Nearly a dozen new name-brands entered the video streaming market in 2016, and virtually all of them offer and highlight live video streaming. With the exception of sports and news, Market Strategies International research shows that viewing live content is not in high demand as it is currently offered.

“TV providers are failing to recognise that the habits and needs of the viewer have dramatically changed, and the old rules of television no longer apply,” noted Greg Mishkin, vice president of research and consulting at Market Strategies. “TV providers must evaluate and revise the business model to fit the needs of the consumer, because if they don’t they are setting themselves up to fail.”

This customer experience research shows that nearly three-quarters (73 per cent) of the population use streaming services and nearly one-third (29 per cent) of those who stream have either cancelled or downgraded their traditional TV services. According to Market Strategies International, this signals a dramatic change in how television is sold. The most successful streaming companies are the ones that have gone outside the components of the traditional pay-TV format: broadcast channels, scheduled live programming, and programming guides, with Netflix currently the leader in the video streaming industry, setting the bar for other streaming providers.

“While Netflix has the highest use rate and share of wallet by a long shot and is the provider to beat—there is not a clear winner yet. None of the current providers has cracked the code on what consumers want,” continued Mishkin. “However, the research clearly shows that the strength of the leaders is due to their ability to break free from the old rules of TV.”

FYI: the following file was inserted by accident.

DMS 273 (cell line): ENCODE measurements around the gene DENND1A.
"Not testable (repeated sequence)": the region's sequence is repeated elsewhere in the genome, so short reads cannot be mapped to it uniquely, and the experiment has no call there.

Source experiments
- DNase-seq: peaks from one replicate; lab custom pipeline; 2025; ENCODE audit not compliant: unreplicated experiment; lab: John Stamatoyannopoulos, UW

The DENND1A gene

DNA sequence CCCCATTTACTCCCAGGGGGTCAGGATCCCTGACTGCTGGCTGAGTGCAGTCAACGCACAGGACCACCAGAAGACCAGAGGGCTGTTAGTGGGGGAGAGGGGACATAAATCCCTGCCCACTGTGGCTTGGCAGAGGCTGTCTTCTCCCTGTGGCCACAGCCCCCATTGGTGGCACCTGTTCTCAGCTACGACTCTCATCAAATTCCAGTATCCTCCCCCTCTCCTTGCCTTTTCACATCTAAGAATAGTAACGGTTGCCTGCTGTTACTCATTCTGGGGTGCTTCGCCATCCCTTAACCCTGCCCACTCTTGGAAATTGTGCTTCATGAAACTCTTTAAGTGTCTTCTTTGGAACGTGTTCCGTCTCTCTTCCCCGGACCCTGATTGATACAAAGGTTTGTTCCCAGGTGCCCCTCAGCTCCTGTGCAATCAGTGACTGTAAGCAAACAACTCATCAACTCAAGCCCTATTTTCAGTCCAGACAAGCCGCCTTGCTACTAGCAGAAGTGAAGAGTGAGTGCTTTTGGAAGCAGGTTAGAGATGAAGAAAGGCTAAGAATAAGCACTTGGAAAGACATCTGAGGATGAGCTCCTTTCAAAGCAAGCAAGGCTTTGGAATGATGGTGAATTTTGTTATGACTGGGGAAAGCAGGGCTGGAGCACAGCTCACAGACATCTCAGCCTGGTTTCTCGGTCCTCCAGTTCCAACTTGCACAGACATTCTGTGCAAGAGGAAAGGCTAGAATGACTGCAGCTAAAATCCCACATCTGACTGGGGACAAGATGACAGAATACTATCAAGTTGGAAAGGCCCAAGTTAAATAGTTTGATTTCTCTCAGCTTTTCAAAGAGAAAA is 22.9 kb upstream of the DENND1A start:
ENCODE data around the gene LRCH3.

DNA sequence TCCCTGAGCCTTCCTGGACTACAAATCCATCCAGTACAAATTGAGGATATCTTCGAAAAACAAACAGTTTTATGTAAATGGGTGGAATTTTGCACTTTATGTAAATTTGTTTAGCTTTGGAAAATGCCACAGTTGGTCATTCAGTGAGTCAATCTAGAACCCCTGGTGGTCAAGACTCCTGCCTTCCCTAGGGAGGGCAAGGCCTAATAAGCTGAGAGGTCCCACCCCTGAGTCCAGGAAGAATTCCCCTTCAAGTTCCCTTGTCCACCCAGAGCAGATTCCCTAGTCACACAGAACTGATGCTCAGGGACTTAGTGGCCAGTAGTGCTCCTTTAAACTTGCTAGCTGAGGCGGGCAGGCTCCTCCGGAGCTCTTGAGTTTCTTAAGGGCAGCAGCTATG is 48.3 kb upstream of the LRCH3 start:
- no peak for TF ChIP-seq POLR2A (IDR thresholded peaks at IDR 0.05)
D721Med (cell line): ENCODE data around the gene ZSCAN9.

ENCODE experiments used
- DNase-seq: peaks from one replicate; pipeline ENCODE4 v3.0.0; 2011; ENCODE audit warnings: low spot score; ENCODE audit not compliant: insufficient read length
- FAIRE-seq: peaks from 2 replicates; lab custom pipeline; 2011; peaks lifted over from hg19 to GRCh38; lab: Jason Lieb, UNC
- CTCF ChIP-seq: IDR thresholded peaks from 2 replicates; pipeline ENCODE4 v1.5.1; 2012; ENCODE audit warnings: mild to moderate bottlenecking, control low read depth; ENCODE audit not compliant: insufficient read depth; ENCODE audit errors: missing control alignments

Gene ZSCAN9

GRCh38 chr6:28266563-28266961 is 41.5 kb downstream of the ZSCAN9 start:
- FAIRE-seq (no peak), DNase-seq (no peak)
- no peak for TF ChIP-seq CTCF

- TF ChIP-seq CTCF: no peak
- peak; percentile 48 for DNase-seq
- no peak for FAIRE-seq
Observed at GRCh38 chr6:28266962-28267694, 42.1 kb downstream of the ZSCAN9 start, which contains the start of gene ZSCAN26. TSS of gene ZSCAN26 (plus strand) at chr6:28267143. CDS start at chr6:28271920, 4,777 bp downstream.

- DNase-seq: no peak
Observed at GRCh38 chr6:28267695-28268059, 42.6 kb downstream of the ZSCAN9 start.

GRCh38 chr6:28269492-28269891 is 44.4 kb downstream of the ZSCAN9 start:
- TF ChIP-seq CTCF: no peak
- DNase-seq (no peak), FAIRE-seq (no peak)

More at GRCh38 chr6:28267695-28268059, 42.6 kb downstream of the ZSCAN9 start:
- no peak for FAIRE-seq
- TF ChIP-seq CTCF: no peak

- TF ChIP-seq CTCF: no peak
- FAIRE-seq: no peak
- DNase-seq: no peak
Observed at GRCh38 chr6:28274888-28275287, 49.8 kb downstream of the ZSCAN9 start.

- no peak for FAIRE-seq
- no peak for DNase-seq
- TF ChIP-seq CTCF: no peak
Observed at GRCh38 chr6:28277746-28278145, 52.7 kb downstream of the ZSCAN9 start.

Snapchat is The Next Must-See TV Network

by Anupam Gupta

Snap was recently in the headlines with disappointing financials for its second quarter in a row, but the company is already one step ahead thinking of ways to overhaul the app to make it easier for consumers to engage with and use. Rethinking the way Snapchat works could open up a huge audience of new users – or, even better, a new purpose for the platform.

Today’s marketers (and investors) are looking at Snapchat as a social media platform versus taking into consideration Snap’s advancements in other areas of technology, such as augmented reality and original content. These characteristics resonate best with TV, so why aren’t we comparing it more to the big screen? Recent deals with top TV networks, such as Turner, NBCU and Discovery Communications, suggest there is a strength beyond what meets the social-media eye.

I’m not the only one seeing this angle. Industry experts from Forrester suggest that Snapchat could compete with the likes of Viacom’s networks, including VH1, Nickelodeon and Comedy Central, which generated $4.8 billion in ad revenue last year. And recently, the Television Academy signed a three-year contract to expand coverage by creating Snap Stories that capture personal and behind-the-scenes moments at the Emmys.

To put Snap in the proper context, think back to the era of “Must-See TV” where families sat down at the same time each night to tune in to the most-watched, most-popular TV show of the time. It was much easier then for brands and advertisers to operate. Brands could showcase their new product or service to people who were fully engaged in one program for a specific amount of time, and they could do so without multiscreen distractions. It was the era of putting great creative in front of a large audience, in an attempt to convince some of them to add the product or service to tomorrow’s shopping list.

We’ve gone a little off course since then, thanks to the evolution of multi-screening, streaming and recording and on-demand services. These advancements have been great for consumers, but have in turn made the jobs of many TV buyers a lot harder, nearly stripping them of the control they once had. Until now.